Once we get in there, put it in place and anchor it down, that’s it. When the water starts flowing in and turns the generator, we make electricity, and we’re able to put it in the distribution grid.
The potential for generating hydroelectric river power has been overlooked. At least until now. This cross-flow turbine from KWRiver can capture the power of the flow of water over the weir of a low-head dam. A low-head dam is defined as one having an elevation difference of less than 15 feet.
The turbine can fit into dams with little or no structural modification needed. The system is even compatible in a river with a smooth flow of water with a current of 10 m³/s and a small inclination. Read More
Leading in alternative energies supports the kind of sustainable economic development and cost savings for our homeowners and businesses that we need.” – Mayor Emanuel
More than 900 government buildings in Chicago will shift their electricity use to “100% renewable energy” by 2025 under an ambitious mayoral plan that contrasts sharply with President Donald Trump’s retreat on environmental issues.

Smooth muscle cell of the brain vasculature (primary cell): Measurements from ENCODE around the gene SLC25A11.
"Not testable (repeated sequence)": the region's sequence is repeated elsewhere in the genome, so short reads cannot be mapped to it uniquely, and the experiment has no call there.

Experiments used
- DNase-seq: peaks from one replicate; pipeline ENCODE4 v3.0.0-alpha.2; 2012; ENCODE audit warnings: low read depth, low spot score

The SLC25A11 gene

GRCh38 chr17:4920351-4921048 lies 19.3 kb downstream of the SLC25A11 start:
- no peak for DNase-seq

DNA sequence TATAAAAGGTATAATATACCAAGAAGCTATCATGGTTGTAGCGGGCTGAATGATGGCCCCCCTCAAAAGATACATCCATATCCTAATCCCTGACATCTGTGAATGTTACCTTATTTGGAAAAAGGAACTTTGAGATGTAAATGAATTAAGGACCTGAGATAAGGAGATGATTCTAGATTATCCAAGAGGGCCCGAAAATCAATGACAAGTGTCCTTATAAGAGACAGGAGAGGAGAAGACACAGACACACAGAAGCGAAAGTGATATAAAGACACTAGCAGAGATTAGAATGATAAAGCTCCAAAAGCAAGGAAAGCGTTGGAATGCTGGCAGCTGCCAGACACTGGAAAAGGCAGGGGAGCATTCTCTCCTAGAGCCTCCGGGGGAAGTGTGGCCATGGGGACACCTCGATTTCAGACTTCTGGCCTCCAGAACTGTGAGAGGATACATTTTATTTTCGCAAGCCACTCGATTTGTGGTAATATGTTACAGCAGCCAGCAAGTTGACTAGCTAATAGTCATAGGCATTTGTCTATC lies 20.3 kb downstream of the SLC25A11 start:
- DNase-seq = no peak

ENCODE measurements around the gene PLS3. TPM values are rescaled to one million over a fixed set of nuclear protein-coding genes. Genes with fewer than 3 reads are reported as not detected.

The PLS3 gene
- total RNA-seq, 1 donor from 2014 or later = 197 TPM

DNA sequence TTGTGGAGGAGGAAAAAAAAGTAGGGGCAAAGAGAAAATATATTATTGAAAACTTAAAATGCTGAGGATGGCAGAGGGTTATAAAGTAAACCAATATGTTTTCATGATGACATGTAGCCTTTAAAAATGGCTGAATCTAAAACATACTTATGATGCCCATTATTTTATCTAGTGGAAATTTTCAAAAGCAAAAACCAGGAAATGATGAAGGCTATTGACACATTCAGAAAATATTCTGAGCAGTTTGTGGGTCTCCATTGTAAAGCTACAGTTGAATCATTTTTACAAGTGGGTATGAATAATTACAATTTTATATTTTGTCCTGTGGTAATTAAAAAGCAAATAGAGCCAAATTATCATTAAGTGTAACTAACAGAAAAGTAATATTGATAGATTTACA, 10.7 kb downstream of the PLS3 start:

In response to worsening air pollution problems in many of Europe’s largest cities, Barcelona (Spain) and Munich (Germany) have been moved to action. In Barcelona’s case, voluntarily, and in Munich’s case, as the result of a court order.
From 2018 there will be bans on diesel cars in Munich.
The court order in Munich follows legal action taken by Transport and Environment’s German member DUH to force action on Bavaria’s breaching of EU air pollution limits in some locations.
During reel-out, the kite is flying figure-eight maneuvers at high speed (70 to 90 km/h). This creates a high traction force (3.1 kN at 7 m/s wind speed) which is converted into electricity by the drum and the connected 20 kW generator.
Kite Power by harnessing high altitude wind next step in Dutch Icon project ‘Afsluitdijk’.
Even NASA has started to work on airborne wind energy. This field is very new and has much room for innovation.
Flight testing with actual consistent measured power production is the next step.
Last week the German government reported that the Portugal produced so much renewable energy on a particularly sunny, windy Sunday that there was a power surplus.